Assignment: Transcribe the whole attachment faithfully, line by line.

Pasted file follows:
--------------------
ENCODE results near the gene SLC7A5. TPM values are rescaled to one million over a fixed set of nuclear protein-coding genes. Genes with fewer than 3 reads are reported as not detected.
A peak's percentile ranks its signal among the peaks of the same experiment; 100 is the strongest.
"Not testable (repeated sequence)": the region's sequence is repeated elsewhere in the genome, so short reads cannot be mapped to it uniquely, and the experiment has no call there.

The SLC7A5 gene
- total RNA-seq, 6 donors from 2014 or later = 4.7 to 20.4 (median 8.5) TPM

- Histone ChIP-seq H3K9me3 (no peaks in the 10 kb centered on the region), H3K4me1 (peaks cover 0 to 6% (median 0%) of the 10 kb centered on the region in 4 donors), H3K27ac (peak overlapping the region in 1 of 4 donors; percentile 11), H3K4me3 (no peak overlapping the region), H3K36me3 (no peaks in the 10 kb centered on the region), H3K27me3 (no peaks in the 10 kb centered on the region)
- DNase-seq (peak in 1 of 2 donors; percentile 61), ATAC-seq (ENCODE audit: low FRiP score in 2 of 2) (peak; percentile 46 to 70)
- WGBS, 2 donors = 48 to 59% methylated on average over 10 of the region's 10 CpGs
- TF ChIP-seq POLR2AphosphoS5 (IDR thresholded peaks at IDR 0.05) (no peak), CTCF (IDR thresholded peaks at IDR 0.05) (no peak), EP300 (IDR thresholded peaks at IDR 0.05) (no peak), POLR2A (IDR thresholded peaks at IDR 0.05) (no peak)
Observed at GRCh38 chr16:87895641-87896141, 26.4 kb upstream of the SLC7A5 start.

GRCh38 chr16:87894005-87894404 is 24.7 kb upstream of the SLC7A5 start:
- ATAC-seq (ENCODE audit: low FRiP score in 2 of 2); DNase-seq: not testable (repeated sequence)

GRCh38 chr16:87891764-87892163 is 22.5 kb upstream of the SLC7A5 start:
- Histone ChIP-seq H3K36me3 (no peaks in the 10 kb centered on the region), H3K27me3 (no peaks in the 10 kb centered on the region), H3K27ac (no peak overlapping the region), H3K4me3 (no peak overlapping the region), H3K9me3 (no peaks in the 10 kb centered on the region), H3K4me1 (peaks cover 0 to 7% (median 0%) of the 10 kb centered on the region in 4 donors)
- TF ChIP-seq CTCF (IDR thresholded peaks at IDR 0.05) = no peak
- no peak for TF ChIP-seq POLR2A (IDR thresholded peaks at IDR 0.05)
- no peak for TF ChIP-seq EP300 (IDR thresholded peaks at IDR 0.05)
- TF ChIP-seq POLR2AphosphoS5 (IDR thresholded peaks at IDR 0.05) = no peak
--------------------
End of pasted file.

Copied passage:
ENCODE results near the gene SLC7A5. TPM values are rescaled to one million over a fixed set of nuclear protein-coding genes. Genes with fewer than 3 reads are reported as not detected.
A peak's percentile ranks its signal among the peaks of the same experiment; 100 is the strongest.
"Not testable (repeated sequence)": the region's sequence is repeated elsewhere in the genome, so short reads cannot be mapped to it uniquely, and the experiment has no call there.

The SLC7A5 gene
- total RNA-seq, 6 donors from 2014 or later = 4.7 to 20.4 (median 8.5) TPM

- Histone ChIP-seq H3K9me3 (no peaks in the 10 kb centered on the region), H3K4me1 (peaks cover 0 to 6% (median 0%) of the 10 kb centered on the region in 4 donors), H3K27ac (peak overlapping the region in 1 of 4 donors; percentile 11), H3K4me3 (no peak overlapping the region), H3K36me3 (no peaks in the 10 kb centered on the region), H3K27me3 (no peaks in the 10 kb centered on the region)
- DNase-seq (peak in 1 of 2 donors; percentile 61), ATAC-seq (ENCODE audit: low FRiP score in 2 of 2) (peak; percentile 46 to 70)
- WGBS, 2 donors = 48 to 59% methylated on average over 10 of the region's 10 CpGs
- TF ChIP-seq POLR2AphosphoS5 (IDR thresholded peaks at IDR 0.05) (no peak), CTCF (IDR thresholded peaks at IDR 0.05) (no peak), EP300 (IDR thresholded peaks at IDR 0.05) (no peak), POLR2A (IDR thresholded peaks at IDR 0.05) (no peak)
Observed at GRCh38 chr16:87895641-87896141, 26.4 kb upstream of the SLC7A5 start.

GRCh38 chr16:87894005-87894404 is 24.7 kb upstream of the SLC7A5 start:
- ATAC-seq (ENCODE audit: low FRiP score in 2 of 2); DNase-seq: not testable (repeated sequence)

GRCh38 chr16:87891764-87892163 is 22.5 kb upstream of the SLC7A5 start:
- Histone ChIP-seq H3K36me3 (no peaks in the 10 kb centered on the region), H3K27me3 (no peaks in the 10 kb centered on the region), H3K27ac (no peak overlapping the region), H3K4me3 (no peak overlapping the region), H3K9me3 (no peaks in the 10 kb centered on the region), H3K4me1 (peaks cover 0 to 7% (median 0%) of the 10 kb centered on the region in 4 donors)
- TF ChIP-seq CTCF (IDR thresholded peaks at IDR 0.05) = no peak
- no peak for TF ChIP-seq POLR2A (IDR thresholded peaks at IDR 0.05)
- no peak for TF ChIP-seq EP300 (IDR thresholded peaks at IDR 0.05)
- TF ChIP-seq POLR2AphosphoS5 (IDR thresholded peaks at IDR 0.05) = no peak